"China urges the relevant parties to return to the framework of international law and resolve the issue through dialogue and negotiation," the ministry spokesperson Hua Chunying said.
According to Beijing, any unilateral military actions that have not been agreed with the UN Security Council violate the principles of international law and further complicate the situation in Syria.
"China believes that regarding the suspected chemical weapons attack in Syria, a comprehensive, impartial and objective investigation should be carried out to reach a reliable conclusion that can stand the test of time. Yet before that, a prejudgment should not be made," the spokesperson said.
The overnight airstrikes were launched in response to reports of an alleged chemical weapons attack in the Syrian city of Douma, blamed on the Syrian government. Damascus has slammed the joint attack as a "brutal, barbaric aggression," explaining it "aims at hindering the OPCW [Organization for the Prohibition of Chemical Weapons].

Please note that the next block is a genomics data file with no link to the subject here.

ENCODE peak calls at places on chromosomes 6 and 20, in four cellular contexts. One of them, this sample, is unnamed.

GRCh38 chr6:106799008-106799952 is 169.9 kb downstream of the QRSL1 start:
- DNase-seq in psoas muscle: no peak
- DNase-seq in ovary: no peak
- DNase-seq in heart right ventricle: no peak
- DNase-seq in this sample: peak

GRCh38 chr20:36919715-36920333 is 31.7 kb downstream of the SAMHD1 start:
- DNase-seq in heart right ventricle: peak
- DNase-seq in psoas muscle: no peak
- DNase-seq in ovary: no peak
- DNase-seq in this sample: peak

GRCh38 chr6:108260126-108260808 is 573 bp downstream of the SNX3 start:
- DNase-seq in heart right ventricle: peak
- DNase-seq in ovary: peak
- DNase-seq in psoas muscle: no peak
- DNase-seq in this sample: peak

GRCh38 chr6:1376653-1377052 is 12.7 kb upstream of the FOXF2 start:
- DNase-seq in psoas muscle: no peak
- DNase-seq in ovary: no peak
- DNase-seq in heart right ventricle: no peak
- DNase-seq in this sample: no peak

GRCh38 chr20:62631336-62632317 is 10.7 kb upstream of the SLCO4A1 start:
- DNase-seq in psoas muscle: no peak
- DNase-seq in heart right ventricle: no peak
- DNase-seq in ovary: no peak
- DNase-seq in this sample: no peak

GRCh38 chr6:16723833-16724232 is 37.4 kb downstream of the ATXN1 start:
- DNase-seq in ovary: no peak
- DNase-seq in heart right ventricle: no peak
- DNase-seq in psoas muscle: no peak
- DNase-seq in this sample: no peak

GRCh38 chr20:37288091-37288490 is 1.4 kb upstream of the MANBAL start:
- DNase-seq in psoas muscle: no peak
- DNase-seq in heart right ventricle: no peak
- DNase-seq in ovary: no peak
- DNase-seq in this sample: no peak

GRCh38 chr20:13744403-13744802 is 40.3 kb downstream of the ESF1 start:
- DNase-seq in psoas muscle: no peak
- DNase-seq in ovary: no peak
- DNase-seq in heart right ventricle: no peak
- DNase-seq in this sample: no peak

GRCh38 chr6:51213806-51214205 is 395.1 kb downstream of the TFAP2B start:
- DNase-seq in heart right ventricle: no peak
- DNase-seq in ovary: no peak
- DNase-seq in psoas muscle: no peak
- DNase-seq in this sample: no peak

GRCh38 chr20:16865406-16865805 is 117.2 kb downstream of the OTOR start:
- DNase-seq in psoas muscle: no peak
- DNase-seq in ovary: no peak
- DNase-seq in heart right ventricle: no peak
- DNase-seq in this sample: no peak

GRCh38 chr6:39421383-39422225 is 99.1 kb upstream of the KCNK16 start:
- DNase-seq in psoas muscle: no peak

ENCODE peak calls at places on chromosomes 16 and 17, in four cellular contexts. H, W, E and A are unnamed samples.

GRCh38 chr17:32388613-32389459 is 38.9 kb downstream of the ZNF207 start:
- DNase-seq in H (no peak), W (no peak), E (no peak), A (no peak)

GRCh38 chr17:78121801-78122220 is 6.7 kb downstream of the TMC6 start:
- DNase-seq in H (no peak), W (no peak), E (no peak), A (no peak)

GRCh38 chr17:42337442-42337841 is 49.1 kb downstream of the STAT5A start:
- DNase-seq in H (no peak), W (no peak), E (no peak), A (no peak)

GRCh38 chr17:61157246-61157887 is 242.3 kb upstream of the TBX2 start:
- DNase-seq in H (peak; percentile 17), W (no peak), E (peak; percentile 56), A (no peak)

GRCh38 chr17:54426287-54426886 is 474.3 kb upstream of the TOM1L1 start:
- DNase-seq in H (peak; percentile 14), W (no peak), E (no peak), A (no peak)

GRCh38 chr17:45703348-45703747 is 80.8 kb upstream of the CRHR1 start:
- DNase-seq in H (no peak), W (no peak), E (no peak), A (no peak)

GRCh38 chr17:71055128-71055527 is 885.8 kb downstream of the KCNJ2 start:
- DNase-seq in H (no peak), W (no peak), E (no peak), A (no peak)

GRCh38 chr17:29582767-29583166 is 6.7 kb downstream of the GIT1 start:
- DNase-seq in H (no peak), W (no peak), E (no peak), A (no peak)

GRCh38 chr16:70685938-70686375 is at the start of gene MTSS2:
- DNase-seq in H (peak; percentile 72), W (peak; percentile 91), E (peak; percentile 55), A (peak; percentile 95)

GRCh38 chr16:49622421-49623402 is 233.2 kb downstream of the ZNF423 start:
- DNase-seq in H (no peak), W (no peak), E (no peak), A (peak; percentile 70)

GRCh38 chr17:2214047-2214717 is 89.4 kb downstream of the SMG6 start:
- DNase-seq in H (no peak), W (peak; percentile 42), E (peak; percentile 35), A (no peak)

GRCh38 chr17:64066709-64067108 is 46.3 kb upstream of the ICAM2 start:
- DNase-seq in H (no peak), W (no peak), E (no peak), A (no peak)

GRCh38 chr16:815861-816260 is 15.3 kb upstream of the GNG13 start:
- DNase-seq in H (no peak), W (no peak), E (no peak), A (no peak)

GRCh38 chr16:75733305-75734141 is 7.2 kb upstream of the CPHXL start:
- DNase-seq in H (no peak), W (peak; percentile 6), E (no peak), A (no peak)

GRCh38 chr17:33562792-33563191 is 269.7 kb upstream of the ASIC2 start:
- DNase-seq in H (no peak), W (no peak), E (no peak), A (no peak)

In the wake of the US-led military actions, the international community has divided. Israel hailed the missile strikes as "justified," noting that Syria's "murderous actions" jeopardize the country's territory, forces and leadership. Turkey described the attack against the Syrian government as an "appropriate" response. Berlin, which ruled out the possibility of joining the military actions, welcomed the Western assault, calling it "necessary and appropriate."
The situation in Syria escalated seriously last weekend after several media outlets, citing Syrian militants, accused Damascus of using chemical weapons in Douma, Eastern Ghouta. The Syrian Foreign Ministry rejected the allegations, adding that the use of chemical weapons in the Damascus suburb had been planned by terrorists. The Russian Center for Syrian reconciliation refuted the reports about chemical weapons use in the area of Eastern Ghouta, stressing that local doctors had denied the fact of receiving patients with symptoms of exposure to toxic substances.